Blogs on New Teachers

Blogs on New TeachersRSS
Adam ProvostFebruary 6, 2013

I pulled up a chair next to a woman at the EduCon conference at the Science Leadership Academy (SLA) in Philadelphia this last Saturday. After some brief introductions I learned her heavy Southern accent hailed from Arkansas, that she was shocked by how cold it was, and that it was her first time attending the conference. I asked her how she liked EduCon so far. "I love it," she said. "It's not your typical 'sit and git' type conference."

That's a great summary, indeed.

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Judy Willis MDJanuary 30, 2013

My August blog -- which included responses from experienced teachers about what they wish they’d known as beginners -- focused on students' emotions and classroom community. Now that we are several months into the school year, I offer their advice about goals, resources and cautions.

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Nicholas ProvenzanoDecember 19, 2012

For Your Eyes Only

It is a little known fact that Santa has an entire division of elves who focus on educators. They are known as ELFS (Elves Love Following Schoolteachers). These ELFS spend their days tracking down educators to make sure they are being nice. When a teacher is naughty or nice, they make note of it and send it to the ELFS database for the computers to sort out. Another little known fact: Google’s algorithm for searches is based on the ELFS computer system at the North Pole.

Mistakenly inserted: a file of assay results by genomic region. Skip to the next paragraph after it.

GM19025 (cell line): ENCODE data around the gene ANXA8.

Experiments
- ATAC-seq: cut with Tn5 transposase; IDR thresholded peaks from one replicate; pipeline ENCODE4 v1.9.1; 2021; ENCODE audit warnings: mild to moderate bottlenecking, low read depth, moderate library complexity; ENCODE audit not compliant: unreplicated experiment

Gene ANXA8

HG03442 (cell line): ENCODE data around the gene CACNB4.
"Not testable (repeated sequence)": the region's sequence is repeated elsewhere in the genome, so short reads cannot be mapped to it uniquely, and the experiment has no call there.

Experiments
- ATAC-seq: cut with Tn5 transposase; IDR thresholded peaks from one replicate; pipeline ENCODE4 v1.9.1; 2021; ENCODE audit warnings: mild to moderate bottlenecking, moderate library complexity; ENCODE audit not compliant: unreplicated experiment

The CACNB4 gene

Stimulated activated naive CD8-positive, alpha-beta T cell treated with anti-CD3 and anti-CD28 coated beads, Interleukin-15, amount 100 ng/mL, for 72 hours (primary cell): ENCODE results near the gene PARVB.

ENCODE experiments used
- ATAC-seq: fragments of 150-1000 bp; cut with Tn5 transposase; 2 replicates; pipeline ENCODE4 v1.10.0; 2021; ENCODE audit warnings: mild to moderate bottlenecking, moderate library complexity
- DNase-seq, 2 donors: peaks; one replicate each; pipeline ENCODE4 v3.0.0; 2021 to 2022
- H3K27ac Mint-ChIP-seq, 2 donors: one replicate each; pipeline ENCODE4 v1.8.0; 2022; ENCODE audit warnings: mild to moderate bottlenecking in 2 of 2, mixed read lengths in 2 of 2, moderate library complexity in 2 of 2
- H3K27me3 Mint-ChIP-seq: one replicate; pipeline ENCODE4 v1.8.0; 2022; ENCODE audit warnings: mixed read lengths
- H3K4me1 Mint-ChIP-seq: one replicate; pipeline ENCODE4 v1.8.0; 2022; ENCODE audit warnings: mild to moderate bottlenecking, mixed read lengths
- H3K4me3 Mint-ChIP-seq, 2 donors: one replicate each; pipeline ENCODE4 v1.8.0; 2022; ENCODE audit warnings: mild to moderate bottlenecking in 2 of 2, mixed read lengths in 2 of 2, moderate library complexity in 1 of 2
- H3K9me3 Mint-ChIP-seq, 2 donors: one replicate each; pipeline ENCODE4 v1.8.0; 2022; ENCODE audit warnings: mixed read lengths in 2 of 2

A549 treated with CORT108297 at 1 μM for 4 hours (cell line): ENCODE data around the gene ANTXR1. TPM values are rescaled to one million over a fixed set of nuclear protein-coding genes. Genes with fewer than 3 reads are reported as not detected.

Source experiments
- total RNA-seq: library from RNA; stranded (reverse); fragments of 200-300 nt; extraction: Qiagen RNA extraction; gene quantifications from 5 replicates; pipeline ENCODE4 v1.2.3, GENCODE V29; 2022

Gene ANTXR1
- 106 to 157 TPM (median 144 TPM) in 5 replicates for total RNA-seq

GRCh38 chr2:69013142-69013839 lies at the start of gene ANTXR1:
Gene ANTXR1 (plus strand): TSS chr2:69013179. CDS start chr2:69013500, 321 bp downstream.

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Mark PhillipsNovember 27, 2012

It was back to school night. I was teaching American History. A parent asked me, somewhat accusingly, "Given your liberal bias, how do you plan to teach the New Deal?" My assumption was that this was a Republican parent. My response was, "Well, as to being a liberal, guilty as charged! But as a history teacher, I have a responsibility to help students look critically at the varied perspectives of historical events. I give equal and fair time to Wilkie and other good Republicans." After the session ended, we chatted about how FDR tried to stack the Supreme Court, and I told him I was aware that FDR didn't walk on water.

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Lisa Michelle DabbsNovember 5, 2012

"Even if you're on the right track, you'll get run over if you just sit there."
- Will Smith

It's about that time of year: the turning of the leaves, the excitement of the holidays . . . the falling behind in your process.

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Nicholas ProvenzanoOctober 18, 2012

There's nothing like the excitement students and teachers feel when school starts. Kids are excited to see who's in their class and what types of great things they're going to learn. Teachers spent their summer tweaking lessons and creating brand new ones, and now they're excited about engaging the next set of students sitting patiently in their chairs just waiting to be taught. OK, it might not be exactly like that, but there is an energy at the start of the school year that is already fading as Halloween decorations start to appear in stores.